Does it matter if America is popular?

The LA Times’ Rosa Brooks celebrates the Obama victory today, arguing that the US will now rise in international public opinion and popularity. She is hardly alone in this, as several commentators are arguing now that an Obama presidency will enhance America’s “soft power.” The problem is that, perhaps because she only has a 700-word column to work with, Brooks never quite explains what concretely this new-found “popularity”, if it exists, it supposed to actually do.

I’m sympathetic to the argument, but we need to be more precise about the concept, and also what exactly we think it is going to get for us. And then be prepared to try to demonstrate that it has actually worked.

Neoconservatives, and many traditional realists, have long been skeptical about such notions as “international public opinion,” arguing with some force that it doesn’t necessarily carry any operational strength. “How many divisions does the Pope have?,” Stalin famously asked, and he had a point.

So what exactly will this enhancement of America’s image get for us? I can think of a few possibilities offhand:

1) When we want other countries to cooperate with us, or take a more flexible negotiating position to accommodate us, then politicians in those countries will be more likely to do so if we are popular (especially if they are democracies).

2) Greater American popularity will lead to the election of pro-American regimes and reduced support for Islamist movements.

3) It should also lead to the easier acquisition and development of human intelligence in other countries (as people in other countries might be more willing to cooperate with US intelligence efforts and turn in terrorists trying to melt into the population.).

4) We should have an easier time acquiring basing rights in nations in strategic locations.

Many of these overlap, of course, but the most important point is that we need to start demonstrating that these are not merely theoretical possibilities, but rather developments that we can point to through historical examples.

Pre-Second World War idealists too confidentally predicted that Hitler could never do what he wanted because “world public opinion” wouldn’t allow it, a fatuous argument that discredited the line of thinking. If it is to be resuscitated in rigorous fashion, we need to make the argument more rigorously.

Author: Jonathan Zasloff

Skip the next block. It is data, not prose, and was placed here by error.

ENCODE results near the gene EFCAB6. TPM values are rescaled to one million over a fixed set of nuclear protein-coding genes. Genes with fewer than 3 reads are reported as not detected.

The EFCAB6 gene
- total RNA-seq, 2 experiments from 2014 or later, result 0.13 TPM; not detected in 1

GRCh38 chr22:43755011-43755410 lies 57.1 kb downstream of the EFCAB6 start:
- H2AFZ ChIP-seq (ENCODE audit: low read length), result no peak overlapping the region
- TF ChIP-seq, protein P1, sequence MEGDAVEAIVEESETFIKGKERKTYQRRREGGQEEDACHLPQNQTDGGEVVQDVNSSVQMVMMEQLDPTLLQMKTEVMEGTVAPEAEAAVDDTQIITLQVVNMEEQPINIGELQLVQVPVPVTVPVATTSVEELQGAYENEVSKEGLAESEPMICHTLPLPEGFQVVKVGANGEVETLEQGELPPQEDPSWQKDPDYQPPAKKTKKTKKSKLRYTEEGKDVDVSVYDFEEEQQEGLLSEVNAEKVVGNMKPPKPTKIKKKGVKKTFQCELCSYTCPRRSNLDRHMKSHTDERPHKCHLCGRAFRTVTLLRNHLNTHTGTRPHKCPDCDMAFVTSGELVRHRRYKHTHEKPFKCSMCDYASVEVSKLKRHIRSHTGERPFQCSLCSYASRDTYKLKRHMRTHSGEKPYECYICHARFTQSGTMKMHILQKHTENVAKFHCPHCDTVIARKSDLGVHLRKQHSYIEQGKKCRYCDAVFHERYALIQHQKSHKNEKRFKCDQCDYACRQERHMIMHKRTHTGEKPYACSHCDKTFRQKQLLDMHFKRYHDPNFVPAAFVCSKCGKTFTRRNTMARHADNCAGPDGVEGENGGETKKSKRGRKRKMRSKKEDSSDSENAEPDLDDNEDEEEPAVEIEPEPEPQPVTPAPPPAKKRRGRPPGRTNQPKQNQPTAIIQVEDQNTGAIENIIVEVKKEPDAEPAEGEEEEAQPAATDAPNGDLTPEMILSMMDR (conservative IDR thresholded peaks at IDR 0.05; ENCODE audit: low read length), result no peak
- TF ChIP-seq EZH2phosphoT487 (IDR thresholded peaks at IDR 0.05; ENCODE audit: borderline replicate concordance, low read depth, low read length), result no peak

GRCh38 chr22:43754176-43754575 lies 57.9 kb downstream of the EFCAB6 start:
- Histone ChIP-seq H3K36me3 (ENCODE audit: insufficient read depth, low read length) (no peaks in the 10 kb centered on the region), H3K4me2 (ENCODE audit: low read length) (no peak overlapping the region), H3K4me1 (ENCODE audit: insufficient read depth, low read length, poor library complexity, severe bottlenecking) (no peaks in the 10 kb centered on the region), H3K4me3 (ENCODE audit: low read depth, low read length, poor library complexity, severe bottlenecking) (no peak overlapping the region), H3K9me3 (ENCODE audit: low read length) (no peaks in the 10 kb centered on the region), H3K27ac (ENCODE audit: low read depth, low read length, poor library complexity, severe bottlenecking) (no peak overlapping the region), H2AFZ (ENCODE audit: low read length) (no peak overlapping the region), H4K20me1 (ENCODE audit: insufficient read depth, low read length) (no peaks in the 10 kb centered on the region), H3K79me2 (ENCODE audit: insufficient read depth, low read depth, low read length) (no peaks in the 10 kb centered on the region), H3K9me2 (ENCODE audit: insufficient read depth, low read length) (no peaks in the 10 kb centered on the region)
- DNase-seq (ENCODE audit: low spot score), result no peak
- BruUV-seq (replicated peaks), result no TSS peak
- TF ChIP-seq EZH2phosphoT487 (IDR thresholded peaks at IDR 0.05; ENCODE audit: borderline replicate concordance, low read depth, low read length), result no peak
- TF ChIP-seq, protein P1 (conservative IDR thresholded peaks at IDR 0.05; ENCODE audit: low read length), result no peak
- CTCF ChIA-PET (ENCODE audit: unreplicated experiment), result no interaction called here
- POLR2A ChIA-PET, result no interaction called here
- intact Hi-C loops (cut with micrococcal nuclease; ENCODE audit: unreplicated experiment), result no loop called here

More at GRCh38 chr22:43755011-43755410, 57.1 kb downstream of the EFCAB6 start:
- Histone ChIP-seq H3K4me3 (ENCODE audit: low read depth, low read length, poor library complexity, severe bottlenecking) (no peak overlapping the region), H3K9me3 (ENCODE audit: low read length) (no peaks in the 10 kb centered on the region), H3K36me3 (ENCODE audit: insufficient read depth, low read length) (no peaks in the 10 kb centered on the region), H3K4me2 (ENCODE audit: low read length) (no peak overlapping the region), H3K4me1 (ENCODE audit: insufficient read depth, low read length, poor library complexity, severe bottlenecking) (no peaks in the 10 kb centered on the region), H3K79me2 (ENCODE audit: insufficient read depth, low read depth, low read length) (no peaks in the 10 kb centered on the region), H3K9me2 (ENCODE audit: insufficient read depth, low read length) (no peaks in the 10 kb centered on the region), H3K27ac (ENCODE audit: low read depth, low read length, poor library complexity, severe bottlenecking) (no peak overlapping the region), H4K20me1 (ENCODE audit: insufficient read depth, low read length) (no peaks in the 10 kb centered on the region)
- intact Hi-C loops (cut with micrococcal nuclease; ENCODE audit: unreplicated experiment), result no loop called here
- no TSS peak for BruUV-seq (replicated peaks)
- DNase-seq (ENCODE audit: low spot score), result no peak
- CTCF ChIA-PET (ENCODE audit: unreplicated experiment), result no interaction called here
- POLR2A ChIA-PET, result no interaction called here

Jonathan Zasloff teaches Torts, Land Use, Environmental Law, Comparative Urban Planning Law, Legal History, and Public Policy Clinic - Land Use, the Environment and Local Government. He grew up and still lives in the San Fernando Valley, about which he remains immensely proud (to the mystification of his friends and colleagues). After graduating from Yale Law School, and while clerking for a federal appeals court judge in Boston, he decided to return to Los Angeles shortly after the January 1994 Northridge earthquake, reasoning that he would gladly risk tremors in order to avoid the average New England wind chill temperature of negative 55 degrees. Professor Zasloff has a keen interest in world politics; he holds a PhD in the history of American foreign policy from Harvard and an M.Phil. in International Relations from Cambridge University. Much of his recent work concerns the influence of lawyers and legalism in US external relations, and has published articles on these subjects in the New York University Law Review and the Yale Law Journal. More generally, his recent interests focus on the response of public institutions to social problems, and the role of ideology in framing policy responses. Professor Zasloff has long been active in state and local politics and policy. He recently co-authored an article discussing the relationship of Proposition 13 (California's landmark tax limitation initiative) and school finance reform, and served for several years as a senior policy advisor to the Speaker of California Assembly. His practice background reflects these interests: for two years, he represented welfare recipients attempting to obtain child care benefits and microbusinesses in low income areas. He then practiced for two more years at one of Los Angeles' leading public interest environmental and land use firms, challenging poorly planned development and working to expand the network of the city's urban park system. He currently serves as a member of the boards of the Santa Monica Mountains Conservancy (a state agency charged with purchasing and protecting open space), the Los Angeles Center for Law and Justice (the leading legal service firm for low-income clients in east Los Angeles), and Friends of Israel's Environment. Professor Zasloff's other major activity consists in explaining the Triangle Offense to his very patient wife, Kathy.